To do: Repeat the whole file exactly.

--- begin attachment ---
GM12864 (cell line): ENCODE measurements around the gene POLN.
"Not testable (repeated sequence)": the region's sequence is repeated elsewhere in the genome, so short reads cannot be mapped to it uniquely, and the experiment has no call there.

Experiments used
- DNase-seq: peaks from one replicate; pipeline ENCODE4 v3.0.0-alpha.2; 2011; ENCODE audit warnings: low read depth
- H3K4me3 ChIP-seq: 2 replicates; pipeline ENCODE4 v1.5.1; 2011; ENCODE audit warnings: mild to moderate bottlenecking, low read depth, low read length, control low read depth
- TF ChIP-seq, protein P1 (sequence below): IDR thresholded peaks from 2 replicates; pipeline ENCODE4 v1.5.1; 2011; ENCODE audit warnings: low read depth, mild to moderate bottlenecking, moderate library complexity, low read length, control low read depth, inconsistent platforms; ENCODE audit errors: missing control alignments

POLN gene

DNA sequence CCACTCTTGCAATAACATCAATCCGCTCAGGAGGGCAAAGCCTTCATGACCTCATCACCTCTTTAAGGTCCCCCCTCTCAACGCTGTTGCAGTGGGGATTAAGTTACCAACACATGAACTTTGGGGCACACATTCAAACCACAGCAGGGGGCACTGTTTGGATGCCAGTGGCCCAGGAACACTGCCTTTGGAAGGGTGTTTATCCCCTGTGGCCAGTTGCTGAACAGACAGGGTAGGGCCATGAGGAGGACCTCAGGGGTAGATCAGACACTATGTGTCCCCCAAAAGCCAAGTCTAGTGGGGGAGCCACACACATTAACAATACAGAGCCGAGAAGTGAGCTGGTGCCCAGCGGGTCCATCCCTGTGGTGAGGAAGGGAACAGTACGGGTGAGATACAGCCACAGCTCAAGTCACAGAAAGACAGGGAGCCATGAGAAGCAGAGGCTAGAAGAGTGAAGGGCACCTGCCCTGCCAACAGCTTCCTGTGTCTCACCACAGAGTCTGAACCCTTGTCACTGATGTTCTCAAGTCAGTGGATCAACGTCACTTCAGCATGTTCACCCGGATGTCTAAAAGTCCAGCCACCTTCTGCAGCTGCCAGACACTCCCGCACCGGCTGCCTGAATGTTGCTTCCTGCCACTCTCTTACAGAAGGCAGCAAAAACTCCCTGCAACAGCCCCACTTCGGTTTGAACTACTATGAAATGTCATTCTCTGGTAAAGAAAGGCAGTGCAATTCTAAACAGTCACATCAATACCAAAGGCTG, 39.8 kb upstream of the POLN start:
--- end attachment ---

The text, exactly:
GM12864 (cell line): ENCODE measurements around the gene POLN.
"Not testable (repeated sequence)": the region's sequence is repeated elsewhere in the genome, so short reads cannot be mapped to it uniquely, and the experiment has no call there.

Experiments used
- DNase-seq: peaks from one replicate; pipeline ENCODE4 v3.0.0-alpha.2; 2011; ENCODE audit warnings: low read depth
- H3K4me3 ChIP-seq: 2 replicates; pipeline ENCODE4 v1.5.1; 2011; ENCODE audit warnings: mild to moderate bottlenecking, low read depth, low read length, control low read depth
- TF ChIP-seq, protein P1 (sequence below): IDR thresholded peaks from 2 replicates; pipeline ENCODE4 v1.5.1; 2011; ENCODE audit warnings: low read depth, mild to moderate bottlenecking, moderate library complexity, low read length, control low read depth, inconsistent platforms; ENCODE audit errors: missing control alignments

POLN gene

DNA sequence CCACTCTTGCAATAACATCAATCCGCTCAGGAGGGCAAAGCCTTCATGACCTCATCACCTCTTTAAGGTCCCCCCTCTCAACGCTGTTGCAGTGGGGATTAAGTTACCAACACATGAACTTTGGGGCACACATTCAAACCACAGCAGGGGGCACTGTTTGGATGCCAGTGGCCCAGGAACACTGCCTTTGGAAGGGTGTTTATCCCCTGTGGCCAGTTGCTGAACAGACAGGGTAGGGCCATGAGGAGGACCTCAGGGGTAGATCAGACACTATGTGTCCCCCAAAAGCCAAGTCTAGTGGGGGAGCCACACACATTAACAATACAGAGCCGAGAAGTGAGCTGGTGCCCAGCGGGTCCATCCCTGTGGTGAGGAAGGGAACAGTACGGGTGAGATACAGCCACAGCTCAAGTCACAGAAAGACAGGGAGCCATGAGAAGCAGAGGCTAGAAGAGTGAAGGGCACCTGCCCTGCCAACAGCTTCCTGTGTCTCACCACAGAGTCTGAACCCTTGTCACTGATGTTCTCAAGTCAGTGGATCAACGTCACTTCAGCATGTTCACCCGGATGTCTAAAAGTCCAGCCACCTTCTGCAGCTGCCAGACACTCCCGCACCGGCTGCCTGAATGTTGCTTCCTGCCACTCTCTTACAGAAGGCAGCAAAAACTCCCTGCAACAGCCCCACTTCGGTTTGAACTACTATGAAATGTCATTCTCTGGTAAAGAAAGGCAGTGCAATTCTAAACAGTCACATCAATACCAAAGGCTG, 39.8 kb upstream of the POLN start: